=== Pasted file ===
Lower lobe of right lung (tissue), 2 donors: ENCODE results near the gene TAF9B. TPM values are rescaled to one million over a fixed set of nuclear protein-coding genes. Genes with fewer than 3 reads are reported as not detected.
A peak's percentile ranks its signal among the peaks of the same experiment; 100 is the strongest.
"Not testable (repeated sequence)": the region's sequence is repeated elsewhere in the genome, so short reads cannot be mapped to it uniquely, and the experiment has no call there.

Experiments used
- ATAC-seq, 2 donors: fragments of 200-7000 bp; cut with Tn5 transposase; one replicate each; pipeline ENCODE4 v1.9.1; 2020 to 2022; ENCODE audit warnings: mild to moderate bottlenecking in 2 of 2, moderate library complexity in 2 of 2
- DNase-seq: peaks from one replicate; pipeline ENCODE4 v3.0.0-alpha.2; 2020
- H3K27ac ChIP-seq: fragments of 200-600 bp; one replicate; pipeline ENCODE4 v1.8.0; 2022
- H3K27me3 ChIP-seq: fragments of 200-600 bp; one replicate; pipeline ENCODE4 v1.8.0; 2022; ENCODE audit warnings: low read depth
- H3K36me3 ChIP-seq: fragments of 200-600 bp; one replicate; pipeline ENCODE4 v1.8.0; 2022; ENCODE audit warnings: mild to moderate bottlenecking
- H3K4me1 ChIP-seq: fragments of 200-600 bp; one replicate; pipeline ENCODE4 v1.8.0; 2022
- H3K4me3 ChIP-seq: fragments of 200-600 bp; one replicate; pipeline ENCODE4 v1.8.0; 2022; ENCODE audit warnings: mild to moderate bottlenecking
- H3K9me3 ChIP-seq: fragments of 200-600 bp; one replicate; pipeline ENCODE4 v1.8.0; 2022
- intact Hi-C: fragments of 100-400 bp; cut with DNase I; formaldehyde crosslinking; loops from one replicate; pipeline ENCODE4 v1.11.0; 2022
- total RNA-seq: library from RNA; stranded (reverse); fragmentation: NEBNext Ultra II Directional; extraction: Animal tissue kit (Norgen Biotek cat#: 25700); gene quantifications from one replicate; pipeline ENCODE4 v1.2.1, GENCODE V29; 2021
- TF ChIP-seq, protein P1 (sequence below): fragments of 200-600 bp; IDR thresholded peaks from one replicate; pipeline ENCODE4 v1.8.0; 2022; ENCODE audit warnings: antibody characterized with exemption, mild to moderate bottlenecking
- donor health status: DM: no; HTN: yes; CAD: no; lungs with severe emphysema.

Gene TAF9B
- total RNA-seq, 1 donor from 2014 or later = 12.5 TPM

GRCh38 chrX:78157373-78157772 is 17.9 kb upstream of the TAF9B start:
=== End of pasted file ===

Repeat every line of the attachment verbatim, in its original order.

Lower lobe of right lung (tissue), 2 donors: ENCODE results near the gene TAF9B. TPM values are rescaled to one million over a fixed set of nuclear protein-coding genes. Genes with fewer than 3 reads are reported as not detected.
A peak's percentile ranks its signal among the peaks of the same experiment; 100 is the strongest.
"Not testable (repeated sequence)": the region's sequence is repeated elsewhere in the genome, so short reads cannot be mapped to it uniquely, and the experiment has no call there.

Experiments used
- ATAC-seq, 2 donors: fragments of 200-7000 bp; cut with Tn5 transposase; one replicate each; pipeline ENCODE4 v1.9.1; 2020 to 2022; ENCODE audit warnings: mild to moderate bottlenecking in 2 of 2, moderate library complexity in 2 of 2
- DNase-seq: peaks from one replicate; pipeline ENCODE4 v3.0.0-alpha.2; 2020
- H3K27ac ChIP-seq: fragments of 200-600 bp; one replicate; pipeline ENCODE4 v1.8.0; 2022
- H3K27me3 ChIP-seq: fragments of 200-600 bp; one replicate; pipeline ENCODE4 v1.8.0; 2022; ENCODE audit warnings: low read depth
- H3K36me3 ChIP-seq: fragments of 200-600 bp; one replicate; pipeline ENCODE4 v1.8.0; 2022; ENCODE audit warnings: mild to moderate bottlenecking
- H3K4me1 ChIP-seq: fragments of 200-600 bp; one replicate; pipeline ENCODE4 v1.8.0; 2022
- H3K4me3 ChIP-seq: fragments of 200-600 bp; one replicate; pipeline ENCODE4 v1.8.0; 2022; ENCODE audit warnings: mild to moderate bottlenecking
- H3K9me3 ChIP-seq: fragments of 200-600 bp; one replicate; pipeline ENCODE4 v1.8.0; 2022
- intact Hi-C: fragments of 100-400 bp; cut with DNase I; formaldehyde crosslinking; loops from one replicate; pipeline ENCODE4 v1.11.0; 2022
- total RNA-seq: library from RNA; stranded (reverse); fragmentation: NEBNext Ultra II Directional; extraction: Animal tissue kit (Norgen Biotek cat#: 25700); gene quantifications from one replicate; pipeline ENCODE4 v1.2.1, GENCODE V29; 2021
- TF ChIP-seq, protein P1 (sequence below): fragments of 200-600 bp; IDR thresholded peaks from one replicate; pipeline ENCODE4 v1.8.0; 2022; ENCODE audit warnings: antibody characterized with exemption, mild to moderate bottlenecking
- donor health status: DM: no; HTN: yes; CAD: no; lungs with severe emphysema.

Gene TAF9B
- total RNA-seq, 1 donor from 2014 or later = 12.5 TPM

GRCh38 chrX:78157373-78157772 is 17.9 kb upstream of the TAF9B start: